Bioactive peptides frequently terminate in a carboxyl-terminal α-amide. The tissue distribution of enzymatic activity capable of converting [125I]D-Tyr-Val-Gly into [125I]D-Tyr-Val-NH2 has been determined. Assay conditions have been established so that enzyme activity can be measured in crude homogenates. In adult male rats, the highest concentrations of activity are found in the anterior and neurointermediate lobes of the pituitary. Lower concentrations of activity are found in the hypothalamus, submandibular glands, and the rest of the brain. Enzyme activity is also easily assayed in serum. Taking into account the mass of each tissue, the submandibular glands and the brain are the major tissue sources of enzymatic activity; serum contains more enzymatic activity than is found in the pituitary gland. In all tissues and in serum, enzyme activity is stimulated by the addition of copper sulfate and ascorbate and is dependent on molecular oxygen. This activity is, therefore, referred to as peptidyl-glycine α-amidating monooxygenase (PAM) activity. The pH optima for PAM activity in the pituitary and submandibular glands are near neutrality, whereas the pH optima for PAM activity in serum and hypothalamus are broad, with substantial activity at alkaline pH.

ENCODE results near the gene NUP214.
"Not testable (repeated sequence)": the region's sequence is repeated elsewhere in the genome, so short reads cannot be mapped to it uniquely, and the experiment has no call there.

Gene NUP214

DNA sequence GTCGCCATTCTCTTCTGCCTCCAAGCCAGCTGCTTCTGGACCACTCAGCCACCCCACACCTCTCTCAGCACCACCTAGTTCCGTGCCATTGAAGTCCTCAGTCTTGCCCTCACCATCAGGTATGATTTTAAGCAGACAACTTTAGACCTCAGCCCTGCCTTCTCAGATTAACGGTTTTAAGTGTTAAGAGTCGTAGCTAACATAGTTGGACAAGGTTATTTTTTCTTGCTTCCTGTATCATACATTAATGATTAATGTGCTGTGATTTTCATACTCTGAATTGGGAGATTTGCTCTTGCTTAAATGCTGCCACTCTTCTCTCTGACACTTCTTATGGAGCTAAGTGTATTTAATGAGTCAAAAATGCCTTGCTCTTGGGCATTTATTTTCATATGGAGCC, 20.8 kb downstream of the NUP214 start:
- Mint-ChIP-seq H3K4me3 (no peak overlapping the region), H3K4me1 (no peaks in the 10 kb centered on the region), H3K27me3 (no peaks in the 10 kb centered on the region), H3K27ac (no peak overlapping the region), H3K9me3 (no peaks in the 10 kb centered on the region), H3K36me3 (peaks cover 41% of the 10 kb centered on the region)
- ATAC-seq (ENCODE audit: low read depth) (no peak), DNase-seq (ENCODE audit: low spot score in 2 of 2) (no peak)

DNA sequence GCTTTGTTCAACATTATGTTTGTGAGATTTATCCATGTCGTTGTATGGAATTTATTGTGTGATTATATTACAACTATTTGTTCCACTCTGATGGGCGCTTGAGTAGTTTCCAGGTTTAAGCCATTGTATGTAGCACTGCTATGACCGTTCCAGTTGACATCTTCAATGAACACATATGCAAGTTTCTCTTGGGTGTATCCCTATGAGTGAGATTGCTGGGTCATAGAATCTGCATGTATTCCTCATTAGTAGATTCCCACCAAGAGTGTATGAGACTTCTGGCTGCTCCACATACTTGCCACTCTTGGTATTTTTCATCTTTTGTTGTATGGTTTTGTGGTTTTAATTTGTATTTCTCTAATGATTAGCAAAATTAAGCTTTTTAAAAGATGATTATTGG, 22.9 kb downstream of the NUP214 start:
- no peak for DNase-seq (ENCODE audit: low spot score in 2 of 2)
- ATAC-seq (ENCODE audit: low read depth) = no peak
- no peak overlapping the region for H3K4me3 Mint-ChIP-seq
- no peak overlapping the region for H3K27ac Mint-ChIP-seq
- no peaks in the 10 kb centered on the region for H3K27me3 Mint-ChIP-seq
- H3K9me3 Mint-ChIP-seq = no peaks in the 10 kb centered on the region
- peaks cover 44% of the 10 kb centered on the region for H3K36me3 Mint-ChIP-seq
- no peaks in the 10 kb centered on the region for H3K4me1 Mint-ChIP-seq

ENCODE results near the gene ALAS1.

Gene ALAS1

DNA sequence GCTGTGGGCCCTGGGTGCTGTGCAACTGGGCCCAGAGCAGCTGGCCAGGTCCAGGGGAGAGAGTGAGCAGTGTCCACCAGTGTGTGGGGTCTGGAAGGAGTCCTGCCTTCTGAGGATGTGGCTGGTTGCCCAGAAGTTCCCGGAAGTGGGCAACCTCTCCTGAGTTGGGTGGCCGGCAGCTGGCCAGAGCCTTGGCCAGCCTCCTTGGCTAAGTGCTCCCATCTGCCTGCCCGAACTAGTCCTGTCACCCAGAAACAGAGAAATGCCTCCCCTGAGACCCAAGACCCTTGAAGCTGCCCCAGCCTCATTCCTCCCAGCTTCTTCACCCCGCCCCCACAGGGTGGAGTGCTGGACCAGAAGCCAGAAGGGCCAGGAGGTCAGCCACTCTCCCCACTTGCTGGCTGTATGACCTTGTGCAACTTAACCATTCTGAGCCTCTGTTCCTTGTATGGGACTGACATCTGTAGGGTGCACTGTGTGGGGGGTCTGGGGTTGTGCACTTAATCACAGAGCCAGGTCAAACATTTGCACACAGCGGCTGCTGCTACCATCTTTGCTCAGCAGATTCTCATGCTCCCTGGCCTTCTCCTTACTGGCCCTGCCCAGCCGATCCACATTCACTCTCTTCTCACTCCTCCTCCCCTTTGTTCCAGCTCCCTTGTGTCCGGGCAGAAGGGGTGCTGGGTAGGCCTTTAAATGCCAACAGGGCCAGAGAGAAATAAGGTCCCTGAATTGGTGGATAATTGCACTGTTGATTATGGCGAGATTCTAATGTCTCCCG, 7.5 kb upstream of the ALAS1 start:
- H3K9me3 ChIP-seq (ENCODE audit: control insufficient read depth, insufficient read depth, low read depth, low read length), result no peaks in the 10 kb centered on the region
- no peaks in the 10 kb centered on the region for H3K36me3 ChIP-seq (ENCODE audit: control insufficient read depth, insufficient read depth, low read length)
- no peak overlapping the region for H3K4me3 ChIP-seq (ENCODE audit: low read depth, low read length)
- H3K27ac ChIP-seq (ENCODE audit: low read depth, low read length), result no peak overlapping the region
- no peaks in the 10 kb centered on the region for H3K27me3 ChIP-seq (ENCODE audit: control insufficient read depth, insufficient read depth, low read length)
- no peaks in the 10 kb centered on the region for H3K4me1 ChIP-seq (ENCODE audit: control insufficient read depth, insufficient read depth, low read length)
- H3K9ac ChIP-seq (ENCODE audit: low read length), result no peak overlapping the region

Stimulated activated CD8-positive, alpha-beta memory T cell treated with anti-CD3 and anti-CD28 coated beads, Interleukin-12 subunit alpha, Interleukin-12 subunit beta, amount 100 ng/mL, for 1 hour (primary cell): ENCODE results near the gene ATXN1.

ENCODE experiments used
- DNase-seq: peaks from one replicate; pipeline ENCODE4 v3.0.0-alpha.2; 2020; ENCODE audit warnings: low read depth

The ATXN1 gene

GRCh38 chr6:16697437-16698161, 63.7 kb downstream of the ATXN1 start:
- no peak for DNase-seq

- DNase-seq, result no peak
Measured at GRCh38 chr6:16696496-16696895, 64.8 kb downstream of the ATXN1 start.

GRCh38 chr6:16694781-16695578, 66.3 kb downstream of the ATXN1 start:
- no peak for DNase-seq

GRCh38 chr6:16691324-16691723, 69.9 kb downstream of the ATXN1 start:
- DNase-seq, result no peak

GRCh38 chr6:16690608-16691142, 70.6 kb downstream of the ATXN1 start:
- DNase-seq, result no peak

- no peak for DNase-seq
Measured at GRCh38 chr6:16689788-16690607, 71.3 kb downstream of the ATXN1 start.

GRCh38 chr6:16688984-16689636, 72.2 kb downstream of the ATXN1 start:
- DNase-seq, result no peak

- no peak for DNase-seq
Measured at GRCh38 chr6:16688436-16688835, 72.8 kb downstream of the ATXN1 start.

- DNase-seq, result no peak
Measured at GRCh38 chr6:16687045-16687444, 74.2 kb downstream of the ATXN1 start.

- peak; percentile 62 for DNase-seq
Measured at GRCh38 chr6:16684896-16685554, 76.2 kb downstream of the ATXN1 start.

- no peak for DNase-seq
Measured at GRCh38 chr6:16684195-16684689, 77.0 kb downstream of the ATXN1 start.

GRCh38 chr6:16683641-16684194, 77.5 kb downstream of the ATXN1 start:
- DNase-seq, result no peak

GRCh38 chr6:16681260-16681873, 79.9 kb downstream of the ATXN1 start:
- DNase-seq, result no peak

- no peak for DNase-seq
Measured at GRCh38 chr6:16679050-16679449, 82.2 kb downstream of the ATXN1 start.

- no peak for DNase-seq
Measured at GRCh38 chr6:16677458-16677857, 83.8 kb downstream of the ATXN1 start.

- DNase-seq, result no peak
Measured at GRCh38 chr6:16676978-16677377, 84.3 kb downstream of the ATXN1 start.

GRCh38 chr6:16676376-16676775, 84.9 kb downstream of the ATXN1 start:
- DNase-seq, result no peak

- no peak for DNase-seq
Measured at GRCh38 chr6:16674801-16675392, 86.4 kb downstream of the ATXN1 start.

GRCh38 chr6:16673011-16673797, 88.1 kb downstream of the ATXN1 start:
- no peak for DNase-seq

|Original language||English (US)|
|Number of pages||8|
|State||Published - 1985|
ASJC Scopus subject areas
- Endocrinology, Diabetes and Metabolism